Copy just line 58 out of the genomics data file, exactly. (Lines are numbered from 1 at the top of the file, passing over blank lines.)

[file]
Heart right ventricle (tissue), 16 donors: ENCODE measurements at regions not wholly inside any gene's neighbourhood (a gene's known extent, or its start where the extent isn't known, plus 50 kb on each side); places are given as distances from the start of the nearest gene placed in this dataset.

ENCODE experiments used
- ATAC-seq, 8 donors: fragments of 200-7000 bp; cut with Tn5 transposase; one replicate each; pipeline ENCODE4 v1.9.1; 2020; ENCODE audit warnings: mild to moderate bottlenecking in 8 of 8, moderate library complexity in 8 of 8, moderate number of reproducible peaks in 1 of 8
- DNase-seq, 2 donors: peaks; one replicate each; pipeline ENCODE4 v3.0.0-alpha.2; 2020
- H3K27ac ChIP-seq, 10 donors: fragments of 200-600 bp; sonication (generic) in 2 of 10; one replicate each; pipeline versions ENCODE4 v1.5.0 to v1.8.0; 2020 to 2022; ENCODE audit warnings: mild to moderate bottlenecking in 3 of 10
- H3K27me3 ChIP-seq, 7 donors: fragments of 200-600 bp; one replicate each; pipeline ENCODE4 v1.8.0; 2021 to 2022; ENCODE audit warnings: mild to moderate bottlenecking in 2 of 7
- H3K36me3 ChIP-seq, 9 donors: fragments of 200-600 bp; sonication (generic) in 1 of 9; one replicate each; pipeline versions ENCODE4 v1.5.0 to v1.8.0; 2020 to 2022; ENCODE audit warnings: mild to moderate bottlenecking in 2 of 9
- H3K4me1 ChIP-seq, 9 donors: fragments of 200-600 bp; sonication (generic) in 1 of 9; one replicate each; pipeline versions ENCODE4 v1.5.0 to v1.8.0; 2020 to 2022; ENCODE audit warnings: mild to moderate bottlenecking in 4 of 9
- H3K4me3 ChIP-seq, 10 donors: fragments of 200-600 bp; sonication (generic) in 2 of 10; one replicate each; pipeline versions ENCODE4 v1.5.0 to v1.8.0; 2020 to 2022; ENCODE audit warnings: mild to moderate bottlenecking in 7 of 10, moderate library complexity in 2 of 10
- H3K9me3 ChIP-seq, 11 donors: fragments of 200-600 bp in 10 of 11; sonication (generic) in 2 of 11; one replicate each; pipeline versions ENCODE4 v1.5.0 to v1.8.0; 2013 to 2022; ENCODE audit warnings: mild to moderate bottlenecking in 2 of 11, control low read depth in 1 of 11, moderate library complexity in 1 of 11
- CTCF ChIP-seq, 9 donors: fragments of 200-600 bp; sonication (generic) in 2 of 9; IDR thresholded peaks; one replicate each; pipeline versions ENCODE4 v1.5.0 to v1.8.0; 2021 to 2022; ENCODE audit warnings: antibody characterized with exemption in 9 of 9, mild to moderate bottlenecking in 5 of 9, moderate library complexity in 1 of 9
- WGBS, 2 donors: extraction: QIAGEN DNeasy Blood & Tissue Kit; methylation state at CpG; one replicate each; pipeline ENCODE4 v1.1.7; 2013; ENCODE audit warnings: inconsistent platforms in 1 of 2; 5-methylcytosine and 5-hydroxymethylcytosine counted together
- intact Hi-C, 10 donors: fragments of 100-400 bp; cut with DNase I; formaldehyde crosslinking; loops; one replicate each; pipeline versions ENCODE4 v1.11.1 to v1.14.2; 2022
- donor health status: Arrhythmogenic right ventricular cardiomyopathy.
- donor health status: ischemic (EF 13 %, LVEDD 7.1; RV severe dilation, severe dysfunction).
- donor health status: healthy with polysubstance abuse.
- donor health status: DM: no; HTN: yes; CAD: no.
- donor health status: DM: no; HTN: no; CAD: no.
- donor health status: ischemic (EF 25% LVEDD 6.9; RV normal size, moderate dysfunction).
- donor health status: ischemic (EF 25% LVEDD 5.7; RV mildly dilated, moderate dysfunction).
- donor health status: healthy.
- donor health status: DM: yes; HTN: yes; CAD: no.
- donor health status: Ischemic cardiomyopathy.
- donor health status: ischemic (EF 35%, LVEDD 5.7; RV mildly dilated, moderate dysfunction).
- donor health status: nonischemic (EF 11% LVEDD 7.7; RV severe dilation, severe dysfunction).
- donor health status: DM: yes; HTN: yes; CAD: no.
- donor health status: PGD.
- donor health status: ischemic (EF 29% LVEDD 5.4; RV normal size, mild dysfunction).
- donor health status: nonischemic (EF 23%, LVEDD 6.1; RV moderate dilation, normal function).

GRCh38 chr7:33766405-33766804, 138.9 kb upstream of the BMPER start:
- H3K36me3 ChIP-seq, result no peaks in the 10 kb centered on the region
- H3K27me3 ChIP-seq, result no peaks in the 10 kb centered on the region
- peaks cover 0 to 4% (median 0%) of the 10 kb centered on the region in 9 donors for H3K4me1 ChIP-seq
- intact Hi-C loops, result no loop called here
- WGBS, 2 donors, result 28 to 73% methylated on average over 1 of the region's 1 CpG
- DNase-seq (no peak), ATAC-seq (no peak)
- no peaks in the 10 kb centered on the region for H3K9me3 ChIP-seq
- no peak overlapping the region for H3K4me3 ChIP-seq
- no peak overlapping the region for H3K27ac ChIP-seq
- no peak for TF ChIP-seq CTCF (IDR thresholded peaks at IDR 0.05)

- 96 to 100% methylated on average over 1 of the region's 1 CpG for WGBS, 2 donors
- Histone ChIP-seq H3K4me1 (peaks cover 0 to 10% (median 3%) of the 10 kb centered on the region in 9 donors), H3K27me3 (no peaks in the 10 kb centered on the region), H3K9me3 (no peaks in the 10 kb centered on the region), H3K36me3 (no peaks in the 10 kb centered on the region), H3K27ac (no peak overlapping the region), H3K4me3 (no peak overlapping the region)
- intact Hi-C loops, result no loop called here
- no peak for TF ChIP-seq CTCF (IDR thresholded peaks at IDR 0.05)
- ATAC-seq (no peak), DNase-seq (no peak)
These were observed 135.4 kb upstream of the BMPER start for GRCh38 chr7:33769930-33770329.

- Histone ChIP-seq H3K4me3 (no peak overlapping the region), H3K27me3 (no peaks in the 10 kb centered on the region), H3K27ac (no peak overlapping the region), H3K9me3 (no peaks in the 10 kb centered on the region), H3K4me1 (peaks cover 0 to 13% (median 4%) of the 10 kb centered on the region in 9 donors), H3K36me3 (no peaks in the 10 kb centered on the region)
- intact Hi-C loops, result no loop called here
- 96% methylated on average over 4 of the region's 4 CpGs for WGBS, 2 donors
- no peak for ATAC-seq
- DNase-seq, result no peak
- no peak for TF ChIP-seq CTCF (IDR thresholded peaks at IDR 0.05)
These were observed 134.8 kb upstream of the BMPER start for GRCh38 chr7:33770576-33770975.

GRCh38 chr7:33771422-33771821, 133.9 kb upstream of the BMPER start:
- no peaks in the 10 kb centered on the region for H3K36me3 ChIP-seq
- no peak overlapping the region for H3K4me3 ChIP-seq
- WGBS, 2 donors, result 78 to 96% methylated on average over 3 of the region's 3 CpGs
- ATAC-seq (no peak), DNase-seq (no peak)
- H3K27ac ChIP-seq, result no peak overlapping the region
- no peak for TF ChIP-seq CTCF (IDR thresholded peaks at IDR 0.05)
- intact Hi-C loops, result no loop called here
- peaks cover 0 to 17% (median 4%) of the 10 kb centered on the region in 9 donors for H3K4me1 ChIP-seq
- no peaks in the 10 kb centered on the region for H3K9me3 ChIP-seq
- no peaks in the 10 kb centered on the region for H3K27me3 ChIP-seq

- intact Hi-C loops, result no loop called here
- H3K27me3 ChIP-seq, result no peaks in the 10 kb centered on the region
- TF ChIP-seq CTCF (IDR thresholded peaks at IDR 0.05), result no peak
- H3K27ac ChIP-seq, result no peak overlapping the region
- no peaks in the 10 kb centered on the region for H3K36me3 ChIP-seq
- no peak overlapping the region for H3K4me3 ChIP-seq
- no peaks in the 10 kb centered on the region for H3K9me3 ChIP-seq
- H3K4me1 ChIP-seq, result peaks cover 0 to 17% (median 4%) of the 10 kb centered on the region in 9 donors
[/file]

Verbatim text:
- ATAC-seq (no peak), DNase-seq (no peak)